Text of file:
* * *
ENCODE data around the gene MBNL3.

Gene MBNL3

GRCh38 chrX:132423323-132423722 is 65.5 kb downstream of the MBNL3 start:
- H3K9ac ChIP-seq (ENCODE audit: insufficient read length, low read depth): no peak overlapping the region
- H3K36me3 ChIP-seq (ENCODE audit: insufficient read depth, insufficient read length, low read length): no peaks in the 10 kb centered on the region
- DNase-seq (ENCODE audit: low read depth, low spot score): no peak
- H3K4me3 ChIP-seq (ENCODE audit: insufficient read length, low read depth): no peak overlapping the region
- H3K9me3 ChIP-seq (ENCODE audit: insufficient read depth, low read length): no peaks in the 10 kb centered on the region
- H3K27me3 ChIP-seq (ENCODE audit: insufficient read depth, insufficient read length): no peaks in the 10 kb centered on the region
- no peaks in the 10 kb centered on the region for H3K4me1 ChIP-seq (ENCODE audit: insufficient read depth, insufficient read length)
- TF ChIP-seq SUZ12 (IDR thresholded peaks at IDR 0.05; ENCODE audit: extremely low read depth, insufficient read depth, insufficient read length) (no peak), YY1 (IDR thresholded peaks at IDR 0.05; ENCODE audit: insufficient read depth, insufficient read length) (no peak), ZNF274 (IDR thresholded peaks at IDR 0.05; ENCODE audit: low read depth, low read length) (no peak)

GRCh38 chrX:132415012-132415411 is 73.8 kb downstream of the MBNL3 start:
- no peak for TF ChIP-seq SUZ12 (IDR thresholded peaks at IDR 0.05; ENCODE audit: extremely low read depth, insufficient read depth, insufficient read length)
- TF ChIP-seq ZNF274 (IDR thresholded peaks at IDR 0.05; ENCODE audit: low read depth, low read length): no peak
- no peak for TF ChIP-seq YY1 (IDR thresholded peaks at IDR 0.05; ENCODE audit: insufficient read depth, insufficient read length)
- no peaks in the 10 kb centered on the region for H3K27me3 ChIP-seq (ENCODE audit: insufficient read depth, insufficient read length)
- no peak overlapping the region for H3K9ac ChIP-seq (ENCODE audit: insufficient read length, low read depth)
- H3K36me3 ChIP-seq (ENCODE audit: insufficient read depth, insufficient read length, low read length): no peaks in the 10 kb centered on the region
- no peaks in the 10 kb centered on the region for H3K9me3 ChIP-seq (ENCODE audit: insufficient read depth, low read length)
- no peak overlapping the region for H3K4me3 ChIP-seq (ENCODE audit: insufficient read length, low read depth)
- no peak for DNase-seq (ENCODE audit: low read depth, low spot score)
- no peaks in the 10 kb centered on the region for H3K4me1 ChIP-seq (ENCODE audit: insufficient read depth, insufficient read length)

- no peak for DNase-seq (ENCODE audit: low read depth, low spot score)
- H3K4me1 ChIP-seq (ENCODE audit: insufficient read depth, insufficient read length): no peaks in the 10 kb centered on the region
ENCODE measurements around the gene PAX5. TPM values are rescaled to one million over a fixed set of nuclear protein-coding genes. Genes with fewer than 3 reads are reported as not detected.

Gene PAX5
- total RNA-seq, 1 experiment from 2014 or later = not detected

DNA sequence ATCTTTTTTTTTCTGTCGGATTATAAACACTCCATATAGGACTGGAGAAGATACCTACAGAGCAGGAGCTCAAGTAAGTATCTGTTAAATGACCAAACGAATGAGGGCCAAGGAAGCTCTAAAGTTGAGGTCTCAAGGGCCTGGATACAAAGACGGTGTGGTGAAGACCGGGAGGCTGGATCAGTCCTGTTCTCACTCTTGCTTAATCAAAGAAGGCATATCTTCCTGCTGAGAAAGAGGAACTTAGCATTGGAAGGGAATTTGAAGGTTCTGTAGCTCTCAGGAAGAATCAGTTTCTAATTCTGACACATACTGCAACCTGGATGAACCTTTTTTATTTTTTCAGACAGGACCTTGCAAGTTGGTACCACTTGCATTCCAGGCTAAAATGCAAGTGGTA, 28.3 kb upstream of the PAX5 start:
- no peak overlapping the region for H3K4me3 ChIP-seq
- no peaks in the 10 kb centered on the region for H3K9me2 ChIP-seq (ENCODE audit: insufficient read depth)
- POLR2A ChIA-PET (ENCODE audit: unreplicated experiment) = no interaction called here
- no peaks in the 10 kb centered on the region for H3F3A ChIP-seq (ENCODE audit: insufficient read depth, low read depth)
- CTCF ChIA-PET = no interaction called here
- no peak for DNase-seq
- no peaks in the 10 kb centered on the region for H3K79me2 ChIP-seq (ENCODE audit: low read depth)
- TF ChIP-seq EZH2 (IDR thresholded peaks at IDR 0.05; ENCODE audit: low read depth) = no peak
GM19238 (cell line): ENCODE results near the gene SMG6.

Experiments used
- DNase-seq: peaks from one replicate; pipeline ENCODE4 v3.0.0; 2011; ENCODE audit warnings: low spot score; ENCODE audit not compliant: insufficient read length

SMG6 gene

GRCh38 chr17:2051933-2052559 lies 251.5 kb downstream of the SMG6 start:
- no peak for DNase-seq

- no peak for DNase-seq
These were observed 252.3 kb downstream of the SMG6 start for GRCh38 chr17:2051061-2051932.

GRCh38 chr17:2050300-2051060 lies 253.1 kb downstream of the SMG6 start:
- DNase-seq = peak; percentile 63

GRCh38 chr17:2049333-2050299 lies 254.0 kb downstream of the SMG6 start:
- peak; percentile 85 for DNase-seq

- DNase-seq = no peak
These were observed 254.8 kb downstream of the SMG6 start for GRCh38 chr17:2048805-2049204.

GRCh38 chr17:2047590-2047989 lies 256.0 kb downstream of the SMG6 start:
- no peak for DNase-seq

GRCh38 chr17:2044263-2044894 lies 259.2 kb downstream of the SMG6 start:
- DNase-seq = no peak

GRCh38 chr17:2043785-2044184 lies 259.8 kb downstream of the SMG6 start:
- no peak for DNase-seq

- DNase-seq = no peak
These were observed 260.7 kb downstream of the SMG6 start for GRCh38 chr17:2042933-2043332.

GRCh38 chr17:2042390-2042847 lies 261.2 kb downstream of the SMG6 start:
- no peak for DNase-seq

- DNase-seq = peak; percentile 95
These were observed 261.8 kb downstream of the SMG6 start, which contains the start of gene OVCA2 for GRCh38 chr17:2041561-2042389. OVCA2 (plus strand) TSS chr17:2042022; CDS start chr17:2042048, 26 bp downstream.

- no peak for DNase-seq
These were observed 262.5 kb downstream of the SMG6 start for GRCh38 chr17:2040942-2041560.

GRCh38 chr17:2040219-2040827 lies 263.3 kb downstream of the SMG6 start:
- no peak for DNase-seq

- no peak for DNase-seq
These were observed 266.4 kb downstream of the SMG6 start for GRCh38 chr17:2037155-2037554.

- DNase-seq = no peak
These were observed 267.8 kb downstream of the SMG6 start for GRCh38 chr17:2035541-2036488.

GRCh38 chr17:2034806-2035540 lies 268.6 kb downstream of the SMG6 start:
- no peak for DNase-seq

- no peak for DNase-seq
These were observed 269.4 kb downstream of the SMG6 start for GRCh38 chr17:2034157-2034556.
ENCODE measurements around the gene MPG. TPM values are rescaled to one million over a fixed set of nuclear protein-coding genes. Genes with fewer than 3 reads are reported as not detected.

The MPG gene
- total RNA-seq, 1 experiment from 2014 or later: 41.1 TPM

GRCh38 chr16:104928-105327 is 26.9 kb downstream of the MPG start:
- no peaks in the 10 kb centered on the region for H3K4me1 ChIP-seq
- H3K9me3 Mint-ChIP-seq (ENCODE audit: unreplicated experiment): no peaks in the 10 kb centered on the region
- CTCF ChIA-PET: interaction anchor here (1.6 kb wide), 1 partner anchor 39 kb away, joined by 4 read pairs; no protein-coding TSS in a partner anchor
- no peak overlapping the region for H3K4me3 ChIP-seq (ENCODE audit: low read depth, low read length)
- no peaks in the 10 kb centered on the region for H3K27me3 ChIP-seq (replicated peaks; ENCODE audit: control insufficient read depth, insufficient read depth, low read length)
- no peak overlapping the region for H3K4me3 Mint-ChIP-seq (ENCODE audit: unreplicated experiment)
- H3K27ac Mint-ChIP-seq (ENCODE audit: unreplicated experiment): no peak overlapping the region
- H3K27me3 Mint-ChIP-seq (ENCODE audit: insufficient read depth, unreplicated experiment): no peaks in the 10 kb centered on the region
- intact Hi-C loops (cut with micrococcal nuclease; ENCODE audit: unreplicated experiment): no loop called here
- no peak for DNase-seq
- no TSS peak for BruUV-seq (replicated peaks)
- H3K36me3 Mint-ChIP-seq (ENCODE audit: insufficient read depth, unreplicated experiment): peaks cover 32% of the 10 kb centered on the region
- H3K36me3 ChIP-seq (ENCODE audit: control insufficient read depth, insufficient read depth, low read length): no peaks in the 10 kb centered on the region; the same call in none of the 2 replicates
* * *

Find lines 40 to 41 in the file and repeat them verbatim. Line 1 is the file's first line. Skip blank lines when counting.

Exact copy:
SMG6 gene

GRCh38 chr17:2051933-2052559 lies 251.5 kb downstream of the SMG6 start: